Access to Justice

  • March 29, 2020

    Pro Bono Counsel Leaders On Mobilizing Against A Pandemic

    As cases of COVID-19 explode across the country, law firms are mobilizing to provide more pro bono support to legal aid groups and nonprofit organizations. Rebecca Greenhalgh and Steve Schulman, co-presidents of the Association of Pro Bono Counsel, spoke with Law360 about key steps to take when responding to the pandemic.

  • March 29, 2020

    Lynch Appt. Raises Hope For Atty Access Fix Amid Pandemic

    Even as the potential spread of COVID-19 in prisons and jails sets off alarm bells, New York advocates are hopeful that involvement by former Attorney General Loretta Lynch will lead to a quick resolution for people in detention at Brooklyn’s Metropolitan Detention Center in a suit over attorney access.

  • March 27, 2020

    NY Judges Release 122 Inmates As Virus Cases Spike In Jails

    New York state court judges ordered the immediate release of 122 inmates detained in New York City jails on Thursday and Friday, finding it was a violation of those vulnerable individuals' rights to lock them up during the coronavirus outbreak, which had infected 183 individuals in the jails as of Friday afternoon.

  • March 27, 2020

    After $100M Ask, Legal Aid Funder Nets $50M For Relief Work

    As part of a $2 trillion relief package, Congress allocated $50 million to the Legal Services Corporation to help meet an explosion in legal needs stemming from the pandemic. The LSC, America’s largest single funder of civil legal aid, had requested double that amount, but its chief says that money will still make a difference.

  • March 24, 2020

    COVID-19 Border Restraint At Odds With Refugee Obligations

    The Trump administration’s latest border restrictions, handed down under a rarely used public health statute to combat the coronavirus pandemic, likely flout U.S. obligations to not return people to countries where they will be persecuted.

  • March 23, 2020

    Kagan Joins Conservatives In Insanity Defense Ruling

    U.S. Supreme Court Justice Elena Kagan aligned with her conservative colleagues Monday to uphold Kansas’ narrow insanity defense, a ruling her fellow liberals say rips out “the core of a defense that has existed for centuries."

  • March 22, 2020

    How Coronavirus May Change Criminal Justice

    As COVID-19 ravages communities across the country, the world’s most incarceration-heavy criminal justice system is slowing down. Police are releasing arrestees; prosecutors are dropping low-level charges; parole officials are loosening rules. Could this pandemic change the way law is enforced going forward?

  • March 22, 2020

    Blacks, Latinos Bear Brunt Of Parole-Based Jail Time In NY

    Blacks and Latinos in New York state are supervised under parole, jailed before parole violation hearings and incarcerated for parole violations at disproportionate rates compared with whites, according to a recent report by Columbia University’s Justice Lab.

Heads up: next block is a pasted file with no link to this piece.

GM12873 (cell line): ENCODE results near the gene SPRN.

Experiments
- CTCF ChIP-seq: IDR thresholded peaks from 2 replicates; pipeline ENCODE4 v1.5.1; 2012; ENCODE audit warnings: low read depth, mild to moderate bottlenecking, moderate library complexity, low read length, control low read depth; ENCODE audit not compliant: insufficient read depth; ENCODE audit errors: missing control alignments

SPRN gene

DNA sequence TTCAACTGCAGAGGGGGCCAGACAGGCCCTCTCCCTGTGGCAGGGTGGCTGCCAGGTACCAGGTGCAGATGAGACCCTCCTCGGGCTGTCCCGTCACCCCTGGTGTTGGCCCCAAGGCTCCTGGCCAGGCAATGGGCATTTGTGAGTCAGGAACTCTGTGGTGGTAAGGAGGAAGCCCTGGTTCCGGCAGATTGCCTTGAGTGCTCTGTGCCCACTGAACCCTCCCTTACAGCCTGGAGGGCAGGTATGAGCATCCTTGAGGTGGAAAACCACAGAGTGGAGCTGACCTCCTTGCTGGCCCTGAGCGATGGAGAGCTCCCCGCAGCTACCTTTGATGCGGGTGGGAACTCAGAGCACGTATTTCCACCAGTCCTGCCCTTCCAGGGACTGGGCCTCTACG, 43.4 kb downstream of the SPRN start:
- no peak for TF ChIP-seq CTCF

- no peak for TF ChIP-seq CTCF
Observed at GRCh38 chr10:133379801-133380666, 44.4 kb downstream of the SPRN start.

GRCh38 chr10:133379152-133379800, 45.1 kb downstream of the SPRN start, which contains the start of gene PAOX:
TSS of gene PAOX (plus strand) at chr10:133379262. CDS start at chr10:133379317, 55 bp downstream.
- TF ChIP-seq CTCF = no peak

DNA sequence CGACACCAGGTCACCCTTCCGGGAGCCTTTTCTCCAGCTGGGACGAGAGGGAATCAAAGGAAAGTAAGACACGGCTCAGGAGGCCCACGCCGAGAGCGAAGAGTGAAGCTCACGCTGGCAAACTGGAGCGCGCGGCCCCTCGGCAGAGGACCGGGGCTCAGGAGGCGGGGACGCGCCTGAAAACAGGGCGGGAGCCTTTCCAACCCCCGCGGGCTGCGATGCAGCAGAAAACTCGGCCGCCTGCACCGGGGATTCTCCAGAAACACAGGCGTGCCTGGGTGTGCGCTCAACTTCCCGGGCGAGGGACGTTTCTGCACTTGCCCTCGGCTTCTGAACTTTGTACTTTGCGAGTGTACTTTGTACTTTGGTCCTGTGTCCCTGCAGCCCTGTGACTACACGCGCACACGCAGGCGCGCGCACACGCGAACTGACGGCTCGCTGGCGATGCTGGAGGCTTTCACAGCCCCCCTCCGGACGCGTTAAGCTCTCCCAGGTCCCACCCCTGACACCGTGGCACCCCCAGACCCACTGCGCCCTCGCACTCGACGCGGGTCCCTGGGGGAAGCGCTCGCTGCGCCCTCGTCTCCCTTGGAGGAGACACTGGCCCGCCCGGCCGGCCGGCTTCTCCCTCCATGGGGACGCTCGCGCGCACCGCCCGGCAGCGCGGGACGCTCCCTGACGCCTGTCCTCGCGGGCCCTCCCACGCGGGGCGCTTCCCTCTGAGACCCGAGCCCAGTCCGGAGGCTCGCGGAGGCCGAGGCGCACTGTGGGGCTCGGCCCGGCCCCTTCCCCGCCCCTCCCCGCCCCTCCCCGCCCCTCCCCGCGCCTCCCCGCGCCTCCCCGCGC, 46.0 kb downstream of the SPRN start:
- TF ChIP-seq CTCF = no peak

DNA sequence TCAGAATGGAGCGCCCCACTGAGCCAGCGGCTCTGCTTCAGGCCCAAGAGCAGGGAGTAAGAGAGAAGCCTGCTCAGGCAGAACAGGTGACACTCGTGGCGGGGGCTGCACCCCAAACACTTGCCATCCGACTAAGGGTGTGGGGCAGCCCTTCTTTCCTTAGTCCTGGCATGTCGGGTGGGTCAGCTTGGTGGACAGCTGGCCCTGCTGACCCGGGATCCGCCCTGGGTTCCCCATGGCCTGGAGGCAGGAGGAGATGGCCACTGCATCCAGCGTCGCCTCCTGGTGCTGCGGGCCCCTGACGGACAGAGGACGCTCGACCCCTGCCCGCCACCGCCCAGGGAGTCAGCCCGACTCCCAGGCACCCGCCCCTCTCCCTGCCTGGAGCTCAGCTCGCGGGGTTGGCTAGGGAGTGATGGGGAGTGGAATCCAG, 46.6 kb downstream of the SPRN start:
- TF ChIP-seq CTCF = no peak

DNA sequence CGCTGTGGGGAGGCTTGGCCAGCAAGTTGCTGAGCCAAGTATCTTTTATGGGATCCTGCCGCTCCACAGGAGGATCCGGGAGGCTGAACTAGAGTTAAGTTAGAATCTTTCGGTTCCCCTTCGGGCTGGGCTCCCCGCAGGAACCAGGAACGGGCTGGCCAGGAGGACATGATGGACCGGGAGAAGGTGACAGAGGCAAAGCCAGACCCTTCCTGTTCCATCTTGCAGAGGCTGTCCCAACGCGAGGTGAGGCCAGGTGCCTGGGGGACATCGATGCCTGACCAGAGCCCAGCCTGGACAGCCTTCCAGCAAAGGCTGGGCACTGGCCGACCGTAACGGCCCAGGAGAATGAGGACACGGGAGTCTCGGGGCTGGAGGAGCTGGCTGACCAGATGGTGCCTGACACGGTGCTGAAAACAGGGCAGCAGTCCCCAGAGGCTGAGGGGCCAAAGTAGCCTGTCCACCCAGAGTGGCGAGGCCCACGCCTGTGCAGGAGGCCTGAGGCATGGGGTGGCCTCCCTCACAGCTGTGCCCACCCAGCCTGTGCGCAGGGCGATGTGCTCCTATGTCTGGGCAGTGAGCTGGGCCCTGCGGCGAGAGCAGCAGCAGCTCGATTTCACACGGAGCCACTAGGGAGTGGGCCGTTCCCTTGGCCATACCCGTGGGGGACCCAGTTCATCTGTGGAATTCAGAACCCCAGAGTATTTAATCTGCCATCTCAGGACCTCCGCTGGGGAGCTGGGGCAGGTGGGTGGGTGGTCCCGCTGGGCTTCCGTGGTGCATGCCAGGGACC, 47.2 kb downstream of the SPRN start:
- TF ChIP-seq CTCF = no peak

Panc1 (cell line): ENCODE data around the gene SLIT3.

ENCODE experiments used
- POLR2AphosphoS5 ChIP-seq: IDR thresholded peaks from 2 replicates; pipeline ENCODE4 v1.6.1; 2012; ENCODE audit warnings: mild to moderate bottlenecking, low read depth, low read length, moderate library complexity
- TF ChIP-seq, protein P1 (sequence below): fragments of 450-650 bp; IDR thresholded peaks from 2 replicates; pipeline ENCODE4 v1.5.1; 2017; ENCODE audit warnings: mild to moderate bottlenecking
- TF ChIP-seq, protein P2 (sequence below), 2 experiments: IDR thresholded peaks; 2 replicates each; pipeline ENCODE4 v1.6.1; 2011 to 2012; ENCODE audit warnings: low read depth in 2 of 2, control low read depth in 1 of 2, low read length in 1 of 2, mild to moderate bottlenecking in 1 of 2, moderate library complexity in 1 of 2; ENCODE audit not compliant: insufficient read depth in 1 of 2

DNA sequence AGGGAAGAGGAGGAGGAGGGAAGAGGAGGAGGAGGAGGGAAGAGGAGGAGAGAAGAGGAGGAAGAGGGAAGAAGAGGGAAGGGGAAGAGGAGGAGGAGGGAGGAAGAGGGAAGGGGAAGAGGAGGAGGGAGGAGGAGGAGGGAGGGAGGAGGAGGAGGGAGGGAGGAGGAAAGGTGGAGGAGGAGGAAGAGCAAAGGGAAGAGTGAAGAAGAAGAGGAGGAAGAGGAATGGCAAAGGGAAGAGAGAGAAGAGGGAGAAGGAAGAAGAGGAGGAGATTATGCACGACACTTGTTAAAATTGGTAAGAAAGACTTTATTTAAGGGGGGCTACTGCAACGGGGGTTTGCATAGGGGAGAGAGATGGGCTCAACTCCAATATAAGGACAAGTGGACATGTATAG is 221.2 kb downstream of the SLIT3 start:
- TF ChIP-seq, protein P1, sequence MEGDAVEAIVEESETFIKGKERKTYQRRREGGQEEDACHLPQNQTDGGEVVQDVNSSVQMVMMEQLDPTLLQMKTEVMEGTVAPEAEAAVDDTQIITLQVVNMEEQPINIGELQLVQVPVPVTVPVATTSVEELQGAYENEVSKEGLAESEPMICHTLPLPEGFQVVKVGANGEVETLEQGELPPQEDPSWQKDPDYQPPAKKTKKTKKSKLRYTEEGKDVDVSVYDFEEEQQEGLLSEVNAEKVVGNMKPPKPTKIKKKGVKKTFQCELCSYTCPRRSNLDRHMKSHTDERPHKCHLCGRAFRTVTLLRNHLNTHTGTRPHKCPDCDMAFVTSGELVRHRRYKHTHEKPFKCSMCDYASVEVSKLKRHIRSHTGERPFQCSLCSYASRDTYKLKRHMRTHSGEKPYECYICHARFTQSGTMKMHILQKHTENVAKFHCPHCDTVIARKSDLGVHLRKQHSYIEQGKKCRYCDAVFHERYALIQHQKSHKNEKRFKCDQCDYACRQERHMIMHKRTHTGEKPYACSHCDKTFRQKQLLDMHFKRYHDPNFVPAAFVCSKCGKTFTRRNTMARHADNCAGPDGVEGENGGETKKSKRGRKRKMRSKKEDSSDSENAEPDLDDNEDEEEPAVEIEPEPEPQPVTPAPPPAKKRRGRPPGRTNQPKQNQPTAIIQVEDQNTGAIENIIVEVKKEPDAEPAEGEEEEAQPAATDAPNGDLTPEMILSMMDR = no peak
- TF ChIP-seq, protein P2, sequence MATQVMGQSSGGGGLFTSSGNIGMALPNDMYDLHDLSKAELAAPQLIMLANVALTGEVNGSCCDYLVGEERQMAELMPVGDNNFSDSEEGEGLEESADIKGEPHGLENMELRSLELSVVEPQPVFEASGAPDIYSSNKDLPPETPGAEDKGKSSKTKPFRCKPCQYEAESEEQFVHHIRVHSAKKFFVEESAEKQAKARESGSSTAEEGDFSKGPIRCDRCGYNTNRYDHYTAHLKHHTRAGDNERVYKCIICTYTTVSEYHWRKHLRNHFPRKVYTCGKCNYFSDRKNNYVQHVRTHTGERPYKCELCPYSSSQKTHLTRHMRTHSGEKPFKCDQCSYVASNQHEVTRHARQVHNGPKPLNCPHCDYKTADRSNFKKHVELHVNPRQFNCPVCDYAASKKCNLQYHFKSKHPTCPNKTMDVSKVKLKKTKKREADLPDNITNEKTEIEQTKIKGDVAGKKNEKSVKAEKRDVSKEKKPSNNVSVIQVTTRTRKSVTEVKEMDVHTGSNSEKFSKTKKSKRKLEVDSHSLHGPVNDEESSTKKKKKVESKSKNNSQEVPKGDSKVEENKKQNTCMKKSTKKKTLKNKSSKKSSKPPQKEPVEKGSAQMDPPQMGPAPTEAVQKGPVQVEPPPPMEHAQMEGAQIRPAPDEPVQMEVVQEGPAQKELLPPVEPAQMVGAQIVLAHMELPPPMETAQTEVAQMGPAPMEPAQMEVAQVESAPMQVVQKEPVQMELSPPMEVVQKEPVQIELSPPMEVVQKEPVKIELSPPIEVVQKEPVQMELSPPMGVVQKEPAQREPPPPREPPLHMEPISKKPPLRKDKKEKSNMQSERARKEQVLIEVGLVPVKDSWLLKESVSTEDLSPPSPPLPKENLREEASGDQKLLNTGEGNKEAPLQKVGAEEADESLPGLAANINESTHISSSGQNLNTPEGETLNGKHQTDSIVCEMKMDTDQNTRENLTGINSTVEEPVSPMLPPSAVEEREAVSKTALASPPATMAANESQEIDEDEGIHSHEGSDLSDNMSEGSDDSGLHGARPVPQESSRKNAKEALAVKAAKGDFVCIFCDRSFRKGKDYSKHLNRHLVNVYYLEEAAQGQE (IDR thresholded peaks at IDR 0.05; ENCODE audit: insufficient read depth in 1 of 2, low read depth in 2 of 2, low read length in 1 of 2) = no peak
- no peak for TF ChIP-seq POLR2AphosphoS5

• March 22, 2020

    Inside The Fight To Block Evictions During A Pandemic

    Across the country, tenants and their advocates are demanding a moratorium on evictions for the duration of the COVID-19 crisis, adjusting their tactics on a daily basis to stop visits to crowded courthouses and prevent homelessness.

  • March 22, 2020

    ABA Task Force Chief On Meeting The Challenge Of COVID-19

    Jim Sandman, who recently stepped down from his nine-year post as president of the Legal Services Corp., America’s largest legal aid funder, is heading up an American Bar Association task force on the coronavirus outbreak. He told Law360 the pandemic could fundamentally change the way legal services are delivered in the future.

  • March 22, 2020

    2nd Circ. Urges Atty Access For Detainees Amid Pandemic

    The Federal Defenders of New York made progress in its fight for consistent access to clients in detention on Friday when the Second Circuit ruled that a mediator should be quickly appointed to help craft new protocols amid the novel coronavirus pandemic.

  • March 18, 2020

    NY Landlords Can File Cases Despite Eviction Moratorium

    New York landlords can file eviction and nonpayment cases this week despite a statewide eviction moratorium that took effect Tuesday in response to the COVID-19 outbreak, the court confirmed, raising concerns about close human contact and tenant anxiety in a health crisis.

  • March 16, 2020

    Law360's 2020 Access To Justice Editorial Advisory Board

    Law360 is pleased to announce the formation of its 2020 Access to Justice Editorial Advisory Board.

  • March 15, 2020

    Why Is Unbundled Legal Help So Hard To Find?

    Across the country, an estimated 60% of state court litigants have no lawyer to help them. One way to close the justice gap is unbundled services, a form of limited legal representation, but cultural barriers and a lack of understanding have prevented widespread use of the concept.

  • March 15, 2020